For as long as there have been superheroes, there have been arguments about which ones would win in a fight. And ever since there have been superhero movies, that same immature “My dad can whip your dad” impulse has applied to box office success as well as supernatural might. Reddit user BradGroux has posted a handy pie chart that makes these schoolyard arguments a lot easier, breaking down the domestic U.S. grosses of the 13 most successful comic book franchises, complete with the simple iconography and bold primary colors that have made superheroes the preferred genre of small children and movie studio executives for decades.
Unsurprising, given the character’s ongoing popularity and the number of movies he’s starred in, Batman takes up the largest part of the chart, with almost $2 billion in domestic earnings. His future Batman Vs. Superman co-star Superman comes in at a distant fourth with only $809 million to his name. And that’s pretty much it for DC Comics, as its other recent attempts to get into the superhero movie game (Green Lantern, Jonah Hex, Catwoman) failed to crack the list, trailing behind Marvel’s first surprising movie franchise success story, the vampires-dancing-in-rave-clubs-with-showers-of-blood-and-then-Wesley-Snipes-kills-them-with-wrestling-moves trilogy of Blade movies.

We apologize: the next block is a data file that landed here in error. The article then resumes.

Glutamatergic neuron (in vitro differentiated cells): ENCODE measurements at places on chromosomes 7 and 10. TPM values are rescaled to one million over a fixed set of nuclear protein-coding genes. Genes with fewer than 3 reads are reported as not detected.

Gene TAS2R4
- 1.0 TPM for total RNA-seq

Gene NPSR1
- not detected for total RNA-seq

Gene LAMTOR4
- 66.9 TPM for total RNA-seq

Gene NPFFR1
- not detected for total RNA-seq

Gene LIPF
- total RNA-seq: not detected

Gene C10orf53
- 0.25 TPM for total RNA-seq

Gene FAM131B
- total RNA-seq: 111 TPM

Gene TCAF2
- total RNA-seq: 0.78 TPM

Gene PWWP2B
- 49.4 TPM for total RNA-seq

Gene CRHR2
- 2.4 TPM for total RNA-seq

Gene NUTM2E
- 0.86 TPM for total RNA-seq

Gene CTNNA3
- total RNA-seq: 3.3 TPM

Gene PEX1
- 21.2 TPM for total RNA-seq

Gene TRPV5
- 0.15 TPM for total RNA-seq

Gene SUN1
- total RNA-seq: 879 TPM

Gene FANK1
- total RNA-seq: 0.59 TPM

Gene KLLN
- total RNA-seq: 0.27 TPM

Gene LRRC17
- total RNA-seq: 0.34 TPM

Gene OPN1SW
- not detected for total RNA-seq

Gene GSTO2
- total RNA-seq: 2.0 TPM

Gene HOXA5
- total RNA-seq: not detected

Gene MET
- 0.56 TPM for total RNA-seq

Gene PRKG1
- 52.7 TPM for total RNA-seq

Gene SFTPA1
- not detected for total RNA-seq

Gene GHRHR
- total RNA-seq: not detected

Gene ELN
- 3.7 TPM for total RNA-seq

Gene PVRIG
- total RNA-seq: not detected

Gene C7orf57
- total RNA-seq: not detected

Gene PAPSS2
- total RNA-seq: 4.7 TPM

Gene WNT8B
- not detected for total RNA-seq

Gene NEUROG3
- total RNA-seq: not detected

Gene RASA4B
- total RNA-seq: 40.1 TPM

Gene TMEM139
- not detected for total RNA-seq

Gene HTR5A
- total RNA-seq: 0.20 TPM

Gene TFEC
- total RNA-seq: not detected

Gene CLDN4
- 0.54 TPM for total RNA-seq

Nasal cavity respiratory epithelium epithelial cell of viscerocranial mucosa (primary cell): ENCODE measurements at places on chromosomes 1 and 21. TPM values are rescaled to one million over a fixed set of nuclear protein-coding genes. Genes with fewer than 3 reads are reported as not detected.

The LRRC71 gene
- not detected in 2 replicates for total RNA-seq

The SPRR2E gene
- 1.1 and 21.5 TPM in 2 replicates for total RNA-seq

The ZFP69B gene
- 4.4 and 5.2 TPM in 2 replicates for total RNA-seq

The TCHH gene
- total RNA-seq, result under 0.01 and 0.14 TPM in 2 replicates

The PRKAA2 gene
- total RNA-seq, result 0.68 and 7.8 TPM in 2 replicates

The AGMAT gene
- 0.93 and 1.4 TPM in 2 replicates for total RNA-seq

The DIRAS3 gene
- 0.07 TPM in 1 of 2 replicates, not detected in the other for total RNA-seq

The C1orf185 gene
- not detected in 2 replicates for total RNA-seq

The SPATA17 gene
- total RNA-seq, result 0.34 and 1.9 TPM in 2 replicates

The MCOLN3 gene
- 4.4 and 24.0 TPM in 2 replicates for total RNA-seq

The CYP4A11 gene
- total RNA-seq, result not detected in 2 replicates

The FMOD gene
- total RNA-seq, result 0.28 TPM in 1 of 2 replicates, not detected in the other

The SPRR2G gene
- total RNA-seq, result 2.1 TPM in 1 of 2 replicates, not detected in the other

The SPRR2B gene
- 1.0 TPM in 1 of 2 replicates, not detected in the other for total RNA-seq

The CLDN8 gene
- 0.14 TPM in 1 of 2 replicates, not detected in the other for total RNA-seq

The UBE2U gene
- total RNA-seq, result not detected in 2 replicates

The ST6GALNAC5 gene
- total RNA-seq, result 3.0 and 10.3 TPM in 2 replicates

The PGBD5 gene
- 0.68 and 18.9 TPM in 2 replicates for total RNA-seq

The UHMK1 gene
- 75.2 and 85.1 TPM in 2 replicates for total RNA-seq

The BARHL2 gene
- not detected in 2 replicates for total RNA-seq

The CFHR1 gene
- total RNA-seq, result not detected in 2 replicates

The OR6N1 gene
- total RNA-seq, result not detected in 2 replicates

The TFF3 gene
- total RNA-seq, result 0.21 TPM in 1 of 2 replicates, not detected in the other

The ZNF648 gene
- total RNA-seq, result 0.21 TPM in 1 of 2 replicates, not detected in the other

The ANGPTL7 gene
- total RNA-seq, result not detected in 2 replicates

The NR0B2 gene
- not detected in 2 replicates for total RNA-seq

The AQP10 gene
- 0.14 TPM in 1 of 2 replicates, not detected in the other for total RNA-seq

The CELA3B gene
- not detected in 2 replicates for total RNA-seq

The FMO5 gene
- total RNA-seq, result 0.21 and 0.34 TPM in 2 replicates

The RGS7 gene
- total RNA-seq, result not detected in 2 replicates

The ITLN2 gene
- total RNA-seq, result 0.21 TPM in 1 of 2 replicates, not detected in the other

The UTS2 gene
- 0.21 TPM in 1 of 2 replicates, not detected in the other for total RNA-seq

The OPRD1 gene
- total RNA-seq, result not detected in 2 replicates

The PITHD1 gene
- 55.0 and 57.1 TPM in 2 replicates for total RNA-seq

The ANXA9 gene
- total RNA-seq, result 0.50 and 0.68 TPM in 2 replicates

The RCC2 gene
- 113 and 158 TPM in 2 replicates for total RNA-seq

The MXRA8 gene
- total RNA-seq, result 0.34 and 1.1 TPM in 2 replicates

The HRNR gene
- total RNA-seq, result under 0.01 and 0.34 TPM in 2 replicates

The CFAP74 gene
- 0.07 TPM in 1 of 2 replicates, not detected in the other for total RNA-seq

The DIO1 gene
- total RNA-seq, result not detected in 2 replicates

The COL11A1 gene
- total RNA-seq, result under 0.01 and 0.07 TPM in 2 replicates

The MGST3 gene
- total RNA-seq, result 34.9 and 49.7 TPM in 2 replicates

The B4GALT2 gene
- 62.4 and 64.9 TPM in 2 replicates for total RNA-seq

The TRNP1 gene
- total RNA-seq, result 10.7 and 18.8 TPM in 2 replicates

Indeed, with the exception of Mirage Studios’s Teenage Mutant Ninja Turtles, the rest of the list belongs to Marvel. That includes both those movies produced by Marvel Studios as part of the Marvel Cinematic Universe (with The Avengers taking up a sizable chunk of the chart all by itself) and those produced by other studios, like Columbia’s Spider-Man films and Fox’s X-Men franchise. While the chart isn't definitive by any means, it does make clear the difficulties DC has had in leveraging its beloved characters on the big screen, especially in comparison to Marvel’s success.
A few caveats, though: The chart’s data doesn't include box office receipts from this weekend, when The Amazing Spider-Man 2 and Captain America: The Winter Soldier racked up another $92,000,000 and $7,762,000 for their respective characters. It also doesn't adjust for inflation, meaning that movies like 1989’s Batman and the original Superman film, whose $134 million 1978 domestic gross would be worth roughly $436 million today, are underrepresented.
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